Sunday, 28 April 2013

Medecine Doll

I have recently joined Barb Kobe's Medecine Doll group.

As I can never stick to something simple and within my reach, I decided to make a doll with movement and light. My basic idea was to make a doll that would be a little bit like the roly poly clown I had as as child. I remember being fascinated by this toy which would always come back up however strong you pushed it, with a pleasing bell sound too. To me this is a symbol of life ; we all have ups and downs, but the aim is to come back gently into balance. Actually when I feel very sad or troubled I always think "wait a little bit before you act". With a little time, a little perspective, the most terrible pain and confusion seem to fade away, just like the roly poly toys come back up in a standig position with time.

Of course roly poly toys are still popular with children and are given to babies.

Modern versions include weebles and unazukin, as wel as bobble-heads.



I then found out that moving dolls are very very old and can be found everywhere in the world. For instance in Japan they had a similar toy from the 17th century called Okiagari Koboshi, representing a little self-righting monk. They also make dolls called Darumas, representing Boddhidharma, the Indian monk who gave Kung-Fu to China. It is a good luck doll and the message it conveys is "never give up". See wikipedia article here.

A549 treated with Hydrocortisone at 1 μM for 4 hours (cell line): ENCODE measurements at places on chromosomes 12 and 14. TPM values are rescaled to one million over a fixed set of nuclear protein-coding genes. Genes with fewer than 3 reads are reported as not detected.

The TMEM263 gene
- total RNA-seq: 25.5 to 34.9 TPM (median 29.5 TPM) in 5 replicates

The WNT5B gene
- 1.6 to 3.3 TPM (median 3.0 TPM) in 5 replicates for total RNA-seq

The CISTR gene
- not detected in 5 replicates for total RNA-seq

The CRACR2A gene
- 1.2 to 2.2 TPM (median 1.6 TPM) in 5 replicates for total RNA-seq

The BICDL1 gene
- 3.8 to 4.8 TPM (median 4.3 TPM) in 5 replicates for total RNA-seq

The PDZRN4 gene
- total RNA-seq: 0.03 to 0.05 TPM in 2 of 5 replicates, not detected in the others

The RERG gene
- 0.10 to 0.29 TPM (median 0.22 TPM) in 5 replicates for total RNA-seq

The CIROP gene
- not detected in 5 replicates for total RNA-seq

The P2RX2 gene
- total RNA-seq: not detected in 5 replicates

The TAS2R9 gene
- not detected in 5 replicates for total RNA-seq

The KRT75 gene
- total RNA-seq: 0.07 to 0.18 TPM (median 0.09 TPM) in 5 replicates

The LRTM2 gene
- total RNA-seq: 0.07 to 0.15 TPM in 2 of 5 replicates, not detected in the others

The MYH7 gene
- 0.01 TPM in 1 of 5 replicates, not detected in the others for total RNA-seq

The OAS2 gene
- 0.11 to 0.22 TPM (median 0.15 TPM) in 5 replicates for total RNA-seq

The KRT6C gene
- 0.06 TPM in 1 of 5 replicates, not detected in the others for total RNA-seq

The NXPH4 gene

As you can see Darumas have a big moustache and this one wears a red robe, two of my obsessions.

In Japan they also have Kokeshi wooden dolls, with a nodding head.

Lucky Girl Kokeshi Doll
Kokeshi nodding doll

In India too, there are moving dolls. The Thanjavur dancing doll are very famous and go back to the 19th Century. See here an article from the Deccan Herald. They are sold near the Mariamman temple and the ones that I like most are made in 3 or 4 separate pieces (skirt, blouse, head) that gently dance with the wind, making them seem like Bharata Natyam dancers. The bottom is heavier. They are exposed during the Navaratri festival.

Here is a video showing the assembly of the doll : there are in fact hidden metallic threads that enhance the rocking.

I started thinking about metallic thread and researching automatas. Right now I am maddly in love with the work of Keith Newstead, a British artist, and especially his delightful cat-copter :

See his website here :

Well, enough research, I need to try to do one myself !

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